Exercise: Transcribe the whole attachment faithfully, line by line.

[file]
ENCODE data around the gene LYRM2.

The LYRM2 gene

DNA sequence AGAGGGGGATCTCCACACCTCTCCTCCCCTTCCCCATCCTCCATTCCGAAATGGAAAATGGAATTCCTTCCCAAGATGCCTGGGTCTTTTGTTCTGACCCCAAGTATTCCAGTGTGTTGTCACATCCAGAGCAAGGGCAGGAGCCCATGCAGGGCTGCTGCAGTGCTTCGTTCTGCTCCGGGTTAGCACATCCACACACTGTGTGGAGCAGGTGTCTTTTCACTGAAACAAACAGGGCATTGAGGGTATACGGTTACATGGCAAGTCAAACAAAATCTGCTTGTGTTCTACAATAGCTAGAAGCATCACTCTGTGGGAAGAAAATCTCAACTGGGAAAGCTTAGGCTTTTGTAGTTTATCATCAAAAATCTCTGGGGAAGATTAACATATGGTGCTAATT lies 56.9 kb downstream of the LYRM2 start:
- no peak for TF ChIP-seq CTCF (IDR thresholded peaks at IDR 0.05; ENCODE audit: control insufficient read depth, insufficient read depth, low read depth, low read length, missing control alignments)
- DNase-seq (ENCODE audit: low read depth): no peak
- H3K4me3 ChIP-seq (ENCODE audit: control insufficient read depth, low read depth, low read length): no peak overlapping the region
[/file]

ENCODE data around the gene LYRM2.

The LYRM2 gene

DNA sequence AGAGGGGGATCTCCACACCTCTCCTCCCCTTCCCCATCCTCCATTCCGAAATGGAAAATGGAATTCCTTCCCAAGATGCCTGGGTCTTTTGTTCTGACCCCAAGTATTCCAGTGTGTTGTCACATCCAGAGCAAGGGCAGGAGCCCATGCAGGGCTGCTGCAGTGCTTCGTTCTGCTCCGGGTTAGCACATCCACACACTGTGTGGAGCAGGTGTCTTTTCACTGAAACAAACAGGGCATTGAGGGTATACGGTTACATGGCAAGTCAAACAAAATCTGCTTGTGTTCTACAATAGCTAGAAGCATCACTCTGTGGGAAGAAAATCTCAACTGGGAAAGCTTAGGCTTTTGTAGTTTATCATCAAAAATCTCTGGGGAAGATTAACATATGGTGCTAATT lies 56.9 kb downstream of the LYRM2 start:
- no peak for TF ChIP-seq CTCF (IDR thresholded peaks at IDR 0.05; ENCODE audit: control insufficient read depth, insufficient read depth, low read depth, low read length, missing control alignments)
- DNase-seq (ENCODE audit: low read depth): no peak
- H3K4me3 ChIP-seq (ENCODE audit: control insufficient read depth, low read depth, low read length): no peak overlapping the region